Rate this
4 (1 votes)
“Defining the change that Nigerians want”
4 out of 5 based on 1 user ratings

“Defining the change that Nigerians want”

26670429560_70dd7a4de8_b

Bryan ObajiNational elections can heighten the appetite for change, writes Bryan Obaji, 25, a Correspondent from Calabar in Nigeria, who examines the changes Nigerians want so that their country can reach its leadership potential.  

Change for many people could mean different things whether positive or negative, depending on the way an individual sees it or is willing to relate with it. In the political calculations of most Nigerians, when they try to define the ‘change’ in the slogan of the ruling party, they see the word as an automatic turnaround of things in Nigeria.

To the common man, it might be the best word Nigeria has spoken since independence, but to the political class it’s just a strategy to win an election. Quite frankly, when the idea of change first emerged in Nigeria, no one ever took it seriously, going by the normal campaign promises, but when a retired general, a man both feared and loved, spearheads such philosophy then we are in for serious business.

Whatever strategy was employed to make sure the opposition won the election is inconsequential to most Nigerians. All the people want is a changed Nigeria – a country where everyone is accountable no matter the responsibility you are given, and one that functions in the right way, just like many advanced nations.

The change the people seek is not just that of an opposition political party succeeding in a historic election, but one where you deliver on your promises and consequently government acts in a more responsible manner. The people believe strongly in the possibility of the word ‘change’ because they have strong faith in the government they voted into power.

But one wonders what exactly should change in Nigeria – what exactly do the people really want?

We want a country where corruption, which has eaten deep into the fabric of the country, is unceremoniously eradicated in totality. Corrupt practices have enabled many public officers to amass wealth for themselves and generations they probably will never live to see. This very wicked and greedy act has seen a once-promising nation plunge into high profile debts and economic instability, killing promising businesses and making nonsense of government policies.

We want a change in the governance of this great nation. No leader should lead based on ethnic divides or religious lines or even personal relationship with individuals. The country needs to move forward simply by consolidating the ideas of our founding fathers, who wanted a nation that will enormously care for her citizens and play leadership roles in Africa and beyond.

We want a change in the over-reliance on crude oil. There should be diversification into other promising sectors, rather than reling solely on one revenue point to cater for over 150 million people. We can go on to write a thousand things we need to change, or can even say the entire system should be overhauled if that will bring the desired change we Nigerians want. One thing nevertheless is certain; if we act well we definitely will see changed results.

In today’s highly critical world, many people will attempt to compare nations regarding where they were and where they are now. And it is not surprising that in a hugely divided country like Nigeria, where patience is so less affordable, a number of people are beginning to wonder if the government they elected to bring change is any different from its predecessor. While the administration’s core loyalists are running to its defence and asking for more time, it is important for them to note that many – especially the agitated young – voted to see change quickly. I personally think there is no better time to make things happen than the time the people believe change can really come. All that needs to be done should be done to ensure we move in the right direction.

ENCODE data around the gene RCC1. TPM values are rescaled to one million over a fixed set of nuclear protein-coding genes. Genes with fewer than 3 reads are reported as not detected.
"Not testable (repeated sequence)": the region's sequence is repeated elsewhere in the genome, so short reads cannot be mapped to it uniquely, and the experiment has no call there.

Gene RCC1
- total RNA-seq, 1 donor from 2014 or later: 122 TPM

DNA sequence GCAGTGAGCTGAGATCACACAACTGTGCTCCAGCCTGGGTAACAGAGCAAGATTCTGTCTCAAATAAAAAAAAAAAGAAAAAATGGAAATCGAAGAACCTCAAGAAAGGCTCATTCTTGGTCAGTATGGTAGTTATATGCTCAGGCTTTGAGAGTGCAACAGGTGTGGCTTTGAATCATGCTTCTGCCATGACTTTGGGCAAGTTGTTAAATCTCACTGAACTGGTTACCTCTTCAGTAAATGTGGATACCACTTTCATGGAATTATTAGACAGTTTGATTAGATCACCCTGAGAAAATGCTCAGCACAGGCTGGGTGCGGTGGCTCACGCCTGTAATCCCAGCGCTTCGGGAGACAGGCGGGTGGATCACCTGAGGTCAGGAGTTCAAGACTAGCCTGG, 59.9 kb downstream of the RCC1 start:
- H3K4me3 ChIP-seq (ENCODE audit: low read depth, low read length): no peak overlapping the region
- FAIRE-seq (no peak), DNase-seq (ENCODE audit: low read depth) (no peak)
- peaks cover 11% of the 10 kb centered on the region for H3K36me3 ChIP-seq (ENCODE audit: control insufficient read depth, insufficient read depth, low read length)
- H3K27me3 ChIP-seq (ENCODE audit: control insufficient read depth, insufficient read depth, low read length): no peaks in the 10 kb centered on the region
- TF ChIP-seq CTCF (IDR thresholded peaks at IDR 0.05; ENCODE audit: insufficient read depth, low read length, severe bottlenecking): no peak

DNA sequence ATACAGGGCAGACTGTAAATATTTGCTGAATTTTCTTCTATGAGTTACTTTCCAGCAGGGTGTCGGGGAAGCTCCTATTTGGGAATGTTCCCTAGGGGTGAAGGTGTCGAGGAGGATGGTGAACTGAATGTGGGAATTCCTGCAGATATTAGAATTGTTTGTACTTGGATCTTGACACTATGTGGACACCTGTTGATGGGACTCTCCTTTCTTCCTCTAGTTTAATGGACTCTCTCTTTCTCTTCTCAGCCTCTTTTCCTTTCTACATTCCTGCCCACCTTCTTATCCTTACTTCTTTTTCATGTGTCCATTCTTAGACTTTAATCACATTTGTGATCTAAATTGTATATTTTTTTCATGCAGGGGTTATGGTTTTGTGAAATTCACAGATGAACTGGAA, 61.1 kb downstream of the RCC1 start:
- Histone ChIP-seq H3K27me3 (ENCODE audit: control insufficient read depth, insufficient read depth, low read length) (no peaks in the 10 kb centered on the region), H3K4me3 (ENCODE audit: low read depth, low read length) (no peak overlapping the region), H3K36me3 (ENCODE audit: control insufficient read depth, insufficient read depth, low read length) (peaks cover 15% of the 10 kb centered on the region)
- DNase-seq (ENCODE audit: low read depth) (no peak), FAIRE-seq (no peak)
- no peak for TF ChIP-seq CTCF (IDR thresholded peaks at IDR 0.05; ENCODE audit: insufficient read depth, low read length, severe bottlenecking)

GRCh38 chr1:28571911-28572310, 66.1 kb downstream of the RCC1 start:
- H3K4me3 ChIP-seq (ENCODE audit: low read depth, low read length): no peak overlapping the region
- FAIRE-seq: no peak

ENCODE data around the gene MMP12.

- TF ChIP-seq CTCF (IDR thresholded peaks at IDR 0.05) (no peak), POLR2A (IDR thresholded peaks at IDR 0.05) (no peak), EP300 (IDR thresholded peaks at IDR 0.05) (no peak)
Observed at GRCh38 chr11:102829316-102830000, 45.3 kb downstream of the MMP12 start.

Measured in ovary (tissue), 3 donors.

It’s no longer time to be complacent; we have the machinery and man power to ensure things are put in place at the right time and in the necessary areas. When we rise up to our responsibilities as a nation, we can curb external manoeuvres that could cripple our economy. We truly are a great nation, despite our recklessness and misplaced priorities there is still a ray of hope. We know where we’ve erred, and if we sit back and reorganise ourselves, then the giants in us will take Africa places.

photo credit: Break Free Nigeria action at Oloibiri Well 1 via photopin (license)

…………………………………………………………………………………………………………………

About me: I am Jetem Bryan Obaji, a trained accountant. Presently, I work for a not-for- profit organisation, sensitising the public on the need for basic education.

In the coming years I hope to channel my efforts and resources towards ensuring a better quality of life for people. Reading, writing and playing fun games are my interests.

…………………………………………………………………………………………………………………

Opinions expressed in this article are those of the author and do not necessarily represent the views of the Commonwealth Youth Programme. Articles are published in a spirit of dialogue, respect and understanding. If you disagree, why not submit a response?

To learn more about becoming a Commonwealth Correspondent please visit: http://www.yourcommonwealth.org/submit-articles/commonwealthcorrespondents/

…………………………………………………………………………………………………………………

 

 

Comments

comments

Powered by Facebook Comments